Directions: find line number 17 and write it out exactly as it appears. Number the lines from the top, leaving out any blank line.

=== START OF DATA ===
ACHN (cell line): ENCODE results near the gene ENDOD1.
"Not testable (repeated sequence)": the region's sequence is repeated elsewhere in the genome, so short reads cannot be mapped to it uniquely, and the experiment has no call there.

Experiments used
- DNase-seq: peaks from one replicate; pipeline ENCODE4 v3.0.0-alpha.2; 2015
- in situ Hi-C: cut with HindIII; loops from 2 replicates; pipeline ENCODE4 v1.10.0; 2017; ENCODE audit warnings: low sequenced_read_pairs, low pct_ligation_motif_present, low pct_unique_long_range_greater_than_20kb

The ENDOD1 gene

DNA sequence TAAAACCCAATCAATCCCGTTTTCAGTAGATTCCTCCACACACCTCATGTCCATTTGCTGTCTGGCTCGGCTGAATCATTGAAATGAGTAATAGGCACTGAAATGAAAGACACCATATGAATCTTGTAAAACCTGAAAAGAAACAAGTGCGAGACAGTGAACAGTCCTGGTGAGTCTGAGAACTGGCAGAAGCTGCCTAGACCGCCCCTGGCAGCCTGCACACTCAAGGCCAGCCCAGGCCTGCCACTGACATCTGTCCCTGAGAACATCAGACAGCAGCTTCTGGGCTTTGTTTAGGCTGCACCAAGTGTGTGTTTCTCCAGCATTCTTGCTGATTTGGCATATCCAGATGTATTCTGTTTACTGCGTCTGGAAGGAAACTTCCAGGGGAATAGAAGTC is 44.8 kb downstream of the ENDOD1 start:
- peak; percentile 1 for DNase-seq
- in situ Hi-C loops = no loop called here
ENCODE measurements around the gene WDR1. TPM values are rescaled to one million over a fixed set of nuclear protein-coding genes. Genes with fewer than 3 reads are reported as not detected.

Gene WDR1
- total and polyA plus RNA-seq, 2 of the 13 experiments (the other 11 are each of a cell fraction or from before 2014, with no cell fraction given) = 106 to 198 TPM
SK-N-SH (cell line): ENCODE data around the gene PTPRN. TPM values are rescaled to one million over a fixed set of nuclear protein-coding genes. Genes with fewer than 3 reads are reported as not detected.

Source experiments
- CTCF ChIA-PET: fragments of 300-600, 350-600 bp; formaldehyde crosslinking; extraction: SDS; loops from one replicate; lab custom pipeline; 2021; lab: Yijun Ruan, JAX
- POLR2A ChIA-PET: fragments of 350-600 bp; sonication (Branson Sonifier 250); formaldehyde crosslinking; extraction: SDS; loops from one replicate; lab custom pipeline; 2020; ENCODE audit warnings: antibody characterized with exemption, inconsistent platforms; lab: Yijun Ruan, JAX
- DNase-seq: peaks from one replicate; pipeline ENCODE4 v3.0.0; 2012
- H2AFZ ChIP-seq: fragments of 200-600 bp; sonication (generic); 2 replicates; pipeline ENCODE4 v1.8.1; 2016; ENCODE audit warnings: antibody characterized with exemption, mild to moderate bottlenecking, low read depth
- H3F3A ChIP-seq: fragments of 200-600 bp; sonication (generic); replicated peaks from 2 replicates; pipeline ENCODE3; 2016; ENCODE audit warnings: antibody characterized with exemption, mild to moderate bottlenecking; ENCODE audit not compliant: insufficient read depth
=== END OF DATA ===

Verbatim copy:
- DNase-seq: peaks from one replicate; pipeline ENCODE4 v3.0.0; 2012